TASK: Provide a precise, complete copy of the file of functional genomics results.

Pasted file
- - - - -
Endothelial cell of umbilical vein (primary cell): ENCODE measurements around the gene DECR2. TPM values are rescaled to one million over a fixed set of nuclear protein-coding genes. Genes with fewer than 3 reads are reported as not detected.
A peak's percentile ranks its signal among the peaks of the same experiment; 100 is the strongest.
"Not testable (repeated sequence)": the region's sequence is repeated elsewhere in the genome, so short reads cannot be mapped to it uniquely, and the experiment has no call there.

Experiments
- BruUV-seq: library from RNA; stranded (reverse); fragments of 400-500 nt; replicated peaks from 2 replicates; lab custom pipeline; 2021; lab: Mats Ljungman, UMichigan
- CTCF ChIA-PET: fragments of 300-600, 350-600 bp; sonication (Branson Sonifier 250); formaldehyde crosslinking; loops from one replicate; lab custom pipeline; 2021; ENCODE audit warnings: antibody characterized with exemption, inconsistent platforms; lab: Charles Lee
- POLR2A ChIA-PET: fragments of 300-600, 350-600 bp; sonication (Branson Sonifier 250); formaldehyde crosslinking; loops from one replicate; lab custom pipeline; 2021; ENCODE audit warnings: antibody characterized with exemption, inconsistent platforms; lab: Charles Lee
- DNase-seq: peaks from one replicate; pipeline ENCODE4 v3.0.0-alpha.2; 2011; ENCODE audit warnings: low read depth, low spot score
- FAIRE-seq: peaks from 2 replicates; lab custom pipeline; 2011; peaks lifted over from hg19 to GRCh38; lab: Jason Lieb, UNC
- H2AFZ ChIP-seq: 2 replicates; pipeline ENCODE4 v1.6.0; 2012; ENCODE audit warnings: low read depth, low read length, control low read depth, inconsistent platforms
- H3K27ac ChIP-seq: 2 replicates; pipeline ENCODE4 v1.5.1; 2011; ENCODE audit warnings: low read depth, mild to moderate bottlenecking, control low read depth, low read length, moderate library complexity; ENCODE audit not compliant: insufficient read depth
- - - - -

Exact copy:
Endothelial cell of umbilical vein (primary cell): ENCODE measurements around the gene DECR2. TPM values are rescaled to one million over a fixed set of nuclear protein-coding genes. Genes with fewer than 3 reads are reported as not detected.
A peak's percentile ranks its signal among the peaks of the same experiment; 100 is the strongest.
"Not testable (repeated sequence)": the region's sequence is repeated elsewhere in the genome, so short reads cannot be mapped to it uniquely, and the experiment has no call there.

Experiments
- BruUV-seq: library from RNA; stranded (reverse); fragments of 400-500 nt; replicated peaks from 2 replicates; lab custom pipeline; 2021; lab: Mats Ljungman, UMichigan
- CTCF ChIA-PET: fragments of 300-600, 350-600 bp; sonication (Branson Sonifier 250); formaldehyde crosslinking; loops from one replicate; lab custom pipeline; 2021; ENCODE audit warnings: antibody characterized with exemption, inconsistent platforms; lab: Charles Lee
- POLR2A ChIA-PET: fragments of 300-600, 350-600 bp; sonication (Branson Sonifier 250); formaldehyde crosslinking; loops from one replicate; lab custom pipeline; 2021; ENCODE audit warnings: antibody characterized with exemption, inconsistent platforms; lab: Charles Lee
- DNase-seq: peaks from one replicate; pipeline ENCODE4 v3.0.0-alpha.2; 2011; ENCODE audit warnings: low read depth, low spot score
- FAIRE-seq: peaks from 2 replicates; lab custom pipeline; 2011; peaks lifted over from hg19 to GRCh38; lab: Jason Lieb, UNC
- H2AFZ ChIP-seq: 2 replicates; pipeline ENCODE4 v1.6.0; 2012; ENCODE audit warnings: low read depth, low read length, control low read depth, inconsistent platforms
- H3K27ac ChIP-seq: 2 replicates; pipeline ENCODE4 v1.5.1; 2011; ENCODE audit warnings: low read depth, mild to moderate bottlenecking, control low read depth, low read length, moderate library complexity; ENCODE audit not compliant: insufficient read depth